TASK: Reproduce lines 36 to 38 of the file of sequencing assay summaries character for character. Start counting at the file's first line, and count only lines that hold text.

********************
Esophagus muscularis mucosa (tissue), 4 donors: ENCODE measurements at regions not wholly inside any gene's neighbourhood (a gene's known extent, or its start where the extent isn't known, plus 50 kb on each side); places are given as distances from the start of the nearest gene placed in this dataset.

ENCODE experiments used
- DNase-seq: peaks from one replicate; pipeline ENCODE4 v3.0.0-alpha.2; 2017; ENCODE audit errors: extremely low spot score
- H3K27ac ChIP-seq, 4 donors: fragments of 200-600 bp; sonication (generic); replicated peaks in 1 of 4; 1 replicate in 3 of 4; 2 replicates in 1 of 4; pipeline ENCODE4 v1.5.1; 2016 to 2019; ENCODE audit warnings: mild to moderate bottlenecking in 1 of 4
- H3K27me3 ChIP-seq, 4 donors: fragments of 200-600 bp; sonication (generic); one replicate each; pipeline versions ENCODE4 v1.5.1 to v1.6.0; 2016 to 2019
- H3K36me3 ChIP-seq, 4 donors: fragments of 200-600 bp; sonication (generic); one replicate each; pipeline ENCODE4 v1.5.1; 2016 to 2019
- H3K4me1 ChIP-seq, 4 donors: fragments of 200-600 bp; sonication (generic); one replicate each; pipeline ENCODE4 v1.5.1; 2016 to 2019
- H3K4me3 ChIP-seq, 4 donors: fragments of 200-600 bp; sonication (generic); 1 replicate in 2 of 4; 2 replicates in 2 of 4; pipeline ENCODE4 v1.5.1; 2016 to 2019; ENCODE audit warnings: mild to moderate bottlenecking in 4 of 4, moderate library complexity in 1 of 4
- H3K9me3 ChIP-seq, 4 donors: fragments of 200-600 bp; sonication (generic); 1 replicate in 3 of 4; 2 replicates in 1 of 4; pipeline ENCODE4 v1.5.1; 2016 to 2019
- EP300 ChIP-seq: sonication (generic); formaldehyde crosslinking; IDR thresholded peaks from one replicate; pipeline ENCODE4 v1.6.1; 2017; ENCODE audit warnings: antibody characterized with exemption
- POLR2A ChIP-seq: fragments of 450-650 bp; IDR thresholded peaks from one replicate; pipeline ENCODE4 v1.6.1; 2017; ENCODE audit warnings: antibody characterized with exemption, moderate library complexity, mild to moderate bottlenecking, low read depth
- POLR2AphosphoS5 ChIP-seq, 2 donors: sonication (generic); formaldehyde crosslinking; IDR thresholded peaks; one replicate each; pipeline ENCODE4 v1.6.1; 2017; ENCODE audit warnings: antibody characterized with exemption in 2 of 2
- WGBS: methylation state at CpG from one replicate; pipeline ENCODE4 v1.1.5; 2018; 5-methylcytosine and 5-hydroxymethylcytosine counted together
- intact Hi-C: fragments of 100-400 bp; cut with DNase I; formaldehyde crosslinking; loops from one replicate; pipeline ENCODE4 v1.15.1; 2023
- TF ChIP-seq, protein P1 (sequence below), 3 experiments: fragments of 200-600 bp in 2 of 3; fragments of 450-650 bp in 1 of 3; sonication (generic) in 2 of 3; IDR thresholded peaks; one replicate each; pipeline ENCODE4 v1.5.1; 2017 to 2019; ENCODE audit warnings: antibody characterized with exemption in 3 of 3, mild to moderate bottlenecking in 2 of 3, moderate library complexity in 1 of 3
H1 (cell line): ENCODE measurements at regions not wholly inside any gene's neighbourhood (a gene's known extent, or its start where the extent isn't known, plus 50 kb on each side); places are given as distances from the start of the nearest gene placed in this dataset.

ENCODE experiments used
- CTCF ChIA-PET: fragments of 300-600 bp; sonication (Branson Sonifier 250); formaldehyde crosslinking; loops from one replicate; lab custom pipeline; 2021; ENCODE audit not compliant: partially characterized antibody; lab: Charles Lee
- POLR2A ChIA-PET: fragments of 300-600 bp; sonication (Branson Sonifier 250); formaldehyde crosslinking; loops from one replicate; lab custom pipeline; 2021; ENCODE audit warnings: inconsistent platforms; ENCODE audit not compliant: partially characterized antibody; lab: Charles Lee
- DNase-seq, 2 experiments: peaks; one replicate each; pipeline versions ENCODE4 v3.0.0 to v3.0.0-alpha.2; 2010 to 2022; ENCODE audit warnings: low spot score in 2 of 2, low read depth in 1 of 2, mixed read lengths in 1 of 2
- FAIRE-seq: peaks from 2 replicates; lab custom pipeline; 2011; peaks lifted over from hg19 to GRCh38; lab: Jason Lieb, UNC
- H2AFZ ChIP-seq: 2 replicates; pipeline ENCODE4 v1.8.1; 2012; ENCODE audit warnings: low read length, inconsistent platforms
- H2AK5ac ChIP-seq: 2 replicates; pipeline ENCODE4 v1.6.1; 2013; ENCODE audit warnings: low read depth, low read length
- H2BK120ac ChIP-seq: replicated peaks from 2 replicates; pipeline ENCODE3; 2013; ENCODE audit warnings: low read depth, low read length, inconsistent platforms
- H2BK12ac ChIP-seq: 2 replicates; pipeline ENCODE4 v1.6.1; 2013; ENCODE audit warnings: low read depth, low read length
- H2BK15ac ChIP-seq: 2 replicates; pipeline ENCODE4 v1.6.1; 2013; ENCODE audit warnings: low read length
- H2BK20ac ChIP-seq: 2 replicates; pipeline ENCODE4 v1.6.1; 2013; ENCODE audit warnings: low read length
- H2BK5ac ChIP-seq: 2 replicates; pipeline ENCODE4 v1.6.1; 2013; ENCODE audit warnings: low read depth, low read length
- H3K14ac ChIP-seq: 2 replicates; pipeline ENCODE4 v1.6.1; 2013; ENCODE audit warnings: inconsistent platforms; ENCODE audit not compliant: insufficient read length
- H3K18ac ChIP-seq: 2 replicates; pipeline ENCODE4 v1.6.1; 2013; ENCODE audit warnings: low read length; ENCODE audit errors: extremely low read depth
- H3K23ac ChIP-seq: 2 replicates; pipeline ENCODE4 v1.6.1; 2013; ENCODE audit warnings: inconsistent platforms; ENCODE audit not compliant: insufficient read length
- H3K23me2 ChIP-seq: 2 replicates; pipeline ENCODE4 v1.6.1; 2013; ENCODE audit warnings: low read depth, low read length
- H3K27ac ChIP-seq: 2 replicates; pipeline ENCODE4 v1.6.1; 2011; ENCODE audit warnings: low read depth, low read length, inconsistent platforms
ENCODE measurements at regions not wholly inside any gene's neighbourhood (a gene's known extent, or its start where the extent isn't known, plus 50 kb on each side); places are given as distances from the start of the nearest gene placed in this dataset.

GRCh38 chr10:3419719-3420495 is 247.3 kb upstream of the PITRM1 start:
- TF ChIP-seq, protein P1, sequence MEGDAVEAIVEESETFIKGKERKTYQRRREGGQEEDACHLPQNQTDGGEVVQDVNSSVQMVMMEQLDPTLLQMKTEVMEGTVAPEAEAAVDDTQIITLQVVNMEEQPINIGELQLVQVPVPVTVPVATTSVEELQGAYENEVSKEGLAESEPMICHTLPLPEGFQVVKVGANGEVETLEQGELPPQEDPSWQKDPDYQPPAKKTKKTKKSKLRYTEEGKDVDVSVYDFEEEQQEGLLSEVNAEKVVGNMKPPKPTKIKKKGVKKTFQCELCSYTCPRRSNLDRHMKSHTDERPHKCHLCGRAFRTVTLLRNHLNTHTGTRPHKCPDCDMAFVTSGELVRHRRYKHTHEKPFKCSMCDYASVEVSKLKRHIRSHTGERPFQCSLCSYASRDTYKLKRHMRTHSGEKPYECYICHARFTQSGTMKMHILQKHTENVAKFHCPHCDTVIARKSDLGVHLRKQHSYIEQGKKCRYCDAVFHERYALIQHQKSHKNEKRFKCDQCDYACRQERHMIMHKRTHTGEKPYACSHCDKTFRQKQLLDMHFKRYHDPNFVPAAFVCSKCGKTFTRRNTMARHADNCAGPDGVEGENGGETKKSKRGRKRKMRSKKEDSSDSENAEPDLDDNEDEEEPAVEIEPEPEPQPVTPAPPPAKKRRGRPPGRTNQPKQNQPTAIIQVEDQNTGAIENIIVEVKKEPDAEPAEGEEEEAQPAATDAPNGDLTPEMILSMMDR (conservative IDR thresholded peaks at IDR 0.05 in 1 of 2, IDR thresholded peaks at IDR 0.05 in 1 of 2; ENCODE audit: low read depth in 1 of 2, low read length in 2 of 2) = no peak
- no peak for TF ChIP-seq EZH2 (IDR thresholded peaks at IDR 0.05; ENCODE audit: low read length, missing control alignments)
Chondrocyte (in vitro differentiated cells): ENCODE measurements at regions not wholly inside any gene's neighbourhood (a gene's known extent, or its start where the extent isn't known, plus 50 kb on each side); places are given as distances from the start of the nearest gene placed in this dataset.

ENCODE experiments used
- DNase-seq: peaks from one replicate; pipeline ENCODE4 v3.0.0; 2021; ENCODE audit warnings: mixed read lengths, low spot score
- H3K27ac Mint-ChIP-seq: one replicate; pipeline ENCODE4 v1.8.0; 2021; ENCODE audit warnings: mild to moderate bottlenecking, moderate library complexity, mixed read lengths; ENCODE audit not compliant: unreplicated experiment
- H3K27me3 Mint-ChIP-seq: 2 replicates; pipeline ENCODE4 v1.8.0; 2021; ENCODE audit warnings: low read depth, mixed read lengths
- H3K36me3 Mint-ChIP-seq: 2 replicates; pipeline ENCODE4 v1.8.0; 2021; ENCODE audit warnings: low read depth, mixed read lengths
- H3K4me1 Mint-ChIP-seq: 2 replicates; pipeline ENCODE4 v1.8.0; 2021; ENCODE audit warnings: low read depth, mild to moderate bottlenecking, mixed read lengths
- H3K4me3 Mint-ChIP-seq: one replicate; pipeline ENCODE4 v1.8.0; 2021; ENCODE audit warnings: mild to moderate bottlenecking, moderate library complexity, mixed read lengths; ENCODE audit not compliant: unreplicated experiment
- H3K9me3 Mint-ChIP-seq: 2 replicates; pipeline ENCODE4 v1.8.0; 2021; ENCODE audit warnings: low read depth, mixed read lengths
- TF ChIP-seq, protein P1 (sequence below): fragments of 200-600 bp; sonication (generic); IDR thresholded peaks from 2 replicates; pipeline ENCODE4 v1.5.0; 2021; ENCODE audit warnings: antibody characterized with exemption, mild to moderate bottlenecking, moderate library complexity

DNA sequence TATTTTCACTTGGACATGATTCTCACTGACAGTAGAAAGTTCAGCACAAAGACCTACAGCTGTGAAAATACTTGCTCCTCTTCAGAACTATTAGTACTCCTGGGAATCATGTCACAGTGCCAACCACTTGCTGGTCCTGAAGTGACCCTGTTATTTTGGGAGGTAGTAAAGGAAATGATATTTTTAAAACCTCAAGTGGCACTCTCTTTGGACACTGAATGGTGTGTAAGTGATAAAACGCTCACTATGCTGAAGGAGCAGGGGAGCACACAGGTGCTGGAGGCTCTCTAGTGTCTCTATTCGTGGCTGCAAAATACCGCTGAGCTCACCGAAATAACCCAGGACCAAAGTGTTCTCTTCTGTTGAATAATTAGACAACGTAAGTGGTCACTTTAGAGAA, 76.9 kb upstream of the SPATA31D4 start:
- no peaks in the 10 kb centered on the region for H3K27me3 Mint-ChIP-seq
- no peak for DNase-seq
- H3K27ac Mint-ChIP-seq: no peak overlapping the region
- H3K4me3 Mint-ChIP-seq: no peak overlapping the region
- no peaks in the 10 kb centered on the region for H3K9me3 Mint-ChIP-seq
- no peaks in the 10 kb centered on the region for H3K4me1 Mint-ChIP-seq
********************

- TF ChIP-seq, protein P1, sequence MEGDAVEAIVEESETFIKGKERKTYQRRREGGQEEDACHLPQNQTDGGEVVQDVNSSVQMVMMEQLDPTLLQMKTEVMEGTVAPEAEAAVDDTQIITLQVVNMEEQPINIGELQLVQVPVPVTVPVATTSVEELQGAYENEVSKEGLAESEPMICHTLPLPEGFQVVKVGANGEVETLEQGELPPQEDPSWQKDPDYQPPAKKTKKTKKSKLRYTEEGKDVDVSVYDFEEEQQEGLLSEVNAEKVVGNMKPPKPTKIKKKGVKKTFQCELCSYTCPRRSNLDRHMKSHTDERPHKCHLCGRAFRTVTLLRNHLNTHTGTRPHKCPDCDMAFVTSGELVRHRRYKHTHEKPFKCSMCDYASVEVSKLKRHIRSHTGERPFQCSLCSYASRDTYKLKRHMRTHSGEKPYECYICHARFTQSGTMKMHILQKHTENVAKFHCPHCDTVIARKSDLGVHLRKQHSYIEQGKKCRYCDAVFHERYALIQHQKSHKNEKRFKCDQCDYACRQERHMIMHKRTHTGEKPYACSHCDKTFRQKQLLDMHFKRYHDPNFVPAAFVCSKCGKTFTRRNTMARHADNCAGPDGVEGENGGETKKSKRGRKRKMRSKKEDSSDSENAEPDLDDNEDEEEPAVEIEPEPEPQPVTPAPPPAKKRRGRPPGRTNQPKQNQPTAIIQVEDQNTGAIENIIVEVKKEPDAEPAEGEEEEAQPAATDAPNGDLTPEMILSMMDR (conservative IDR thresholded peaks at IDR 0.05 in 1 of 2, IDR thresholded peaks at IDR 0.05 in 1 of 2; ENCODE audit: low read depth in 1 of 2, low read length in 2 of 2) = no peak
- no peak for TF ChIP-seq EZH2 (IDR thresholded peaks at IDR 0.05; ENCODE audit: low read length, missing control alignments)
Chondrocyte (in vitro differentiated cells): ENCODE measurements at regions not wholly inside any gene's neighbourhood (a gene's known extent, or its start where the extent isn't known, plus 50 kb on each side); places are given as distances from the start of the nearest gene placed in this dataset.